The communication data 502 may also include one or more data throughput values 110(1) for the first device. As described with regard to FIGS. 3 and 4, in some implementations, each data throughput value 110(1) may be associated with a particular time when the data throughput value 110(1) was determined and a particular network device that communicated with the audio device 102 at the time that the data throughput value was determined 110(1). Similarly, data throughput values 110(2) associated with a second device and data throughput values 110(N) for one or more additional devices may be associated with particular times and network devices. In some implementations, when a communication score 120 based on the data throughput values 110 is determined, the communication score 120 may be based only on data throughput values 110 that correspond to a current time. For example, data throughput values 110 acquired within one hour of a current time may be more relevant when determining a suitable master device when compared to data throughput values 110 acquired at other times. In other implementations, when a communication score 120 based on the data throughput values 110 for an audio device 102 is determined, the communication score 120 may be based only on data throughput values 110 that correspond to a network device that is currently in communication with the audio device 102. For example, data throughput values 110 acquired when the audio device 102 is maintaining a communication link with a particular network device may be more relevant at subsequent times when the audio device 102 communicates with the particular network device, rather than at times when the audio device 102 communicates with other network devices. In still other implementations, when a communication score 120 based on the data throughput values 110 for an audio device 102 is determined, the communication score 120 may be based only on data throughput values 110 determined within a threshold period of time. Data throughput values 110 determined before a threshold time may be less relevant or non-relevant regarding selection of a master device, while data throughput values 110 determined more recently may be more relevant for such a selection. In some cases, when determining a communication score 120, data throughput values 110 may be weighted, such that more recently-determined data throughput values 110 affect the communication score 120 more strongly than less recently-determined data throughput values 110.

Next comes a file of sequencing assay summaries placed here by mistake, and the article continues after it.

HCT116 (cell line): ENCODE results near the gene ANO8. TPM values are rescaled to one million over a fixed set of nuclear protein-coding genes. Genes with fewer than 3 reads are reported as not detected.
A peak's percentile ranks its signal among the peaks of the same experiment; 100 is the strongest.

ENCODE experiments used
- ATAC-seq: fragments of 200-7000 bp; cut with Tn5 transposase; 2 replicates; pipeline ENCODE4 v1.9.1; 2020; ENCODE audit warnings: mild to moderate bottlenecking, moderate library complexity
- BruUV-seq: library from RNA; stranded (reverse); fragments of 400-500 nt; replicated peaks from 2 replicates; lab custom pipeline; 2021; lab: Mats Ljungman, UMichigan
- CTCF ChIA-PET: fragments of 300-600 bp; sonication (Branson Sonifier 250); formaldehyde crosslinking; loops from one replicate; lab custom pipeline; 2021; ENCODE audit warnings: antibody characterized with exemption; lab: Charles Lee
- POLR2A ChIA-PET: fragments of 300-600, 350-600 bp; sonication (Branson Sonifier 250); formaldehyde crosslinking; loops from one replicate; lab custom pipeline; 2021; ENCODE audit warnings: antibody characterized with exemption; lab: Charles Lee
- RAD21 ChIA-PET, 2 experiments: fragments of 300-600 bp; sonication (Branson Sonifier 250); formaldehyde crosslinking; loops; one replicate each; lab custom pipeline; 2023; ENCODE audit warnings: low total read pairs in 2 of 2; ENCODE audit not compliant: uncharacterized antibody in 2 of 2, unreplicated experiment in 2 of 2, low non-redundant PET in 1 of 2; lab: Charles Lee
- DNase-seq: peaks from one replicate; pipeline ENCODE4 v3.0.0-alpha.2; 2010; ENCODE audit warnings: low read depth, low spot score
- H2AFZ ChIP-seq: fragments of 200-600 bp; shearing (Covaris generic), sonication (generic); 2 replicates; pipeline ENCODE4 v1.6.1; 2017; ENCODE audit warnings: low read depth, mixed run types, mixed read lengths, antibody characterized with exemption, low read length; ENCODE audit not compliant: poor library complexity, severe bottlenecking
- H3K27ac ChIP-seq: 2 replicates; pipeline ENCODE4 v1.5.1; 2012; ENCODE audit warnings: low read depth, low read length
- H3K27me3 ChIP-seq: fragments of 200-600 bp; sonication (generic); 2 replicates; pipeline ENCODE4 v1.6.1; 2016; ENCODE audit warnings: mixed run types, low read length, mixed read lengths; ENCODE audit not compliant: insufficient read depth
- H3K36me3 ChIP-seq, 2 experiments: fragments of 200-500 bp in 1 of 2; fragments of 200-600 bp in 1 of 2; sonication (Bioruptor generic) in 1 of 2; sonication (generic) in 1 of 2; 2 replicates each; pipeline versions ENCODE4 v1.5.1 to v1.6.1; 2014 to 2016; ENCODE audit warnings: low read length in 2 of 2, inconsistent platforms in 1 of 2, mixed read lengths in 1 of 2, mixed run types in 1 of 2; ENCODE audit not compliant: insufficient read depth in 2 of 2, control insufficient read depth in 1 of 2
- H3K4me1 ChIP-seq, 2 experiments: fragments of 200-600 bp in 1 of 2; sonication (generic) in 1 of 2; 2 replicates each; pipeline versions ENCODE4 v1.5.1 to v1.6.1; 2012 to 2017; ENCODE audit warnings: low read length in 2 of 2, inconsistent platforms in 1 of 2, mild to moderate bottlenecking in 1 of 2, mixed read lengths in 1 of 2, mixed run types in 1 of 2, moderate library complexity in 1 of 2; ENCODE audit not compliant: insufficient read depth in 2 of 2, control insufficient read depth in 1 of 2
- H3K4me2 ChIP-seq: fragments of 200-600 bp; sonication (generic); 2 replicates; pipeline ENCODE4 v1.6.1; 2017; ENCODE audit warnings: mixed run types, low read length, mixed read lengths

FIG. 6 is a block diagram 600 illustrating a computing device 602 within the scope of the present disclosure. While FIG. 6 depicts a single computing device 602, in other implementations, the functions described with regard to the computing device 602 may be performed by any number and any type of computing devices 602. For example, the computing device 602 may include any combination of content servers 106, audio devices 102, or other computing devices 602 in communication therewith.

One or more power supplies 604 may be configured to provide electrical power suitable for operating the computing device 602. In some implementations, the power supply 604 may include a rechargeable battery, fuel cell, photovoltaic cell, power conditioning circuitry, and so forth.

The computing device 602 may include one or more hardware processor(s) 606 (processors) configured to execute one or more stored instructions. The processor(s) 606 may include one or more cores. One or more clocks 608 may provide information indicative of date, time, ticks, and so forth. For example, the processor(s) 606 may use data from the clock 608 to generate a timestamp, trigger a preprogrammed action, and so forth. As another example, data from the clock 608 may be used to determine times when particular data throughput values 110 or signal strength data 112 is determined, the lapse of periods of time to use particular devices as master devices, and so forth.